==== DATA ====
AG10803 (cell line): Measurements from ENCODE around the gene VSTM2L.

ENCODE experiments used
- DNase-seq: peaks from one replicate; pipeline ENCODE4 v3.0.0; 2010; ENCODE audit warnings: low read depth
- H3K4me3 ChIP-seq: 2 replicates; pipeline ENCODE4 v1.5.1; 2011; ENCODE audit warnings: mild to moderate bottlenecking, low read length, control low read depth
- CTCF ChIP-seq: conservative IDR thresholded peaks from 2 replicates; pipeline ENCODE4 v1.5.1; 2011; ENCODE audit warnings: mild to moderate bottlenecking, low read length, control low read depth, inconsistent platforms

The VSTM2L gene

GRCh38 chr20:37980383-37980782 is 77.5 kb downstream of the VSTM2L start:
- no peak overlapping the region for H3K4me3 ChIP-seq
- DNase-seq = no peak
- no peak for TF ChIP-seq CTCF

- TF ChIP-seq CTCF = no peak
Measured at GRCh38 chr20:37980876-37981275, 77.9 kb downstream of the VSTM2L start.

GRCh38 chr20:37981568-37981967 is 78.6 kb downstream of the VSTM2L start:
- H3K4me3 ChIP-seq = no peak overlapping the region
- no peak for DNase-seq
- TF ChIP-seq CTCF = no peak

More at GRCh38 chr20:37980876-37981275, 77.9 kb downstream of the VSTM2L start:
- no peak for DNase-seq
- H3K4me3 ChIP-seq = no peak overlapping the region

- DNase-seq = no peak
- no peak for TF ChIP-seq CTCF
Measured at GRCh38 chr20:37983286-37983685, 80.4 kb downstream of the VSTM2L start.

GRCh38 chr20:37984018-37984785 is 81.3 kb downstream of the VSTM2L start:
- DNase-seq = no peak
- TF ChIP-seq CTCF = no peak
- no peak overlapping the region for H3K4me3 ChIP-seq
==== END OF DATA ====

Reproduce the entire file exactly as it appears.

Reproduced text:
AG10803 (cell line): Measurements from ENCODE around the gene VSTM2L.

ENCODE experiments used
- DNase-seq: peaks from one replicate; pipeline ENCODE4 v3.0.0; 2010; ENCODE audit warnings: low read depth
- H3K4me3 ChIP-seq: 2 replicates; pipeline ENCODE4 v1.5.1; 2011; ENCODE audit warnings: mild to moderate bottlenecking, low read length, control low read depth
- CTCF ChIP-seq: conservative IDR thresholded peaks from 2 replicates; pipeline ENCODE4 v1.5.1; 2011; ENCODE audit warnings: mild to moderate bottlenecking, low read length, control low read depth, inconsistent platforms

The VSTM2L gene

GRCh38 chr20:37980383-37980782 is 77.5 kb downstream of the VSTM2L start:
- no peak overlapping the region for H3K4me3 ChIP-seq
- DNase-seq = no peak
- no peak for TF ChIP-seq CTCF

- TF ChIP-seq CTCF = no peak
Measured at GRCh38 chr20:37980876-37981275, 77.9 kb downstream of the VSTM2L start.

GRCh38 chr20:37981568-37981967 is 78.6 kb downstream of the VSTM2L start:
- H3K4me3 ChIP-seq = no peak overlapping the region
- no peak for DNase-seq
- TF ChIP-seq CTCF = no peak

More at GRCh38 chr20:37980876-37981275, 77.9 kb downstream of the VSTM2L start:
- no peak for DNase-seq
- H3K4me3 ChIP-seq = no peak overlapping the region

- DNase-seq = no peak
- no peak for TF ChIP-seq CTCF
Measured at GRCh38 chr20:37983286-37983685, 80.4 kb downstream of the VSTM2L start.

GRCh38 chr20:37984018-37984785 is 81.3 kb downstream of the VSTM2L start:
- DNase-seq = no peak
- TF ChIP-seq CTCF = no peak
- no peak overlapping the region for H3K4me3 ChIP-seq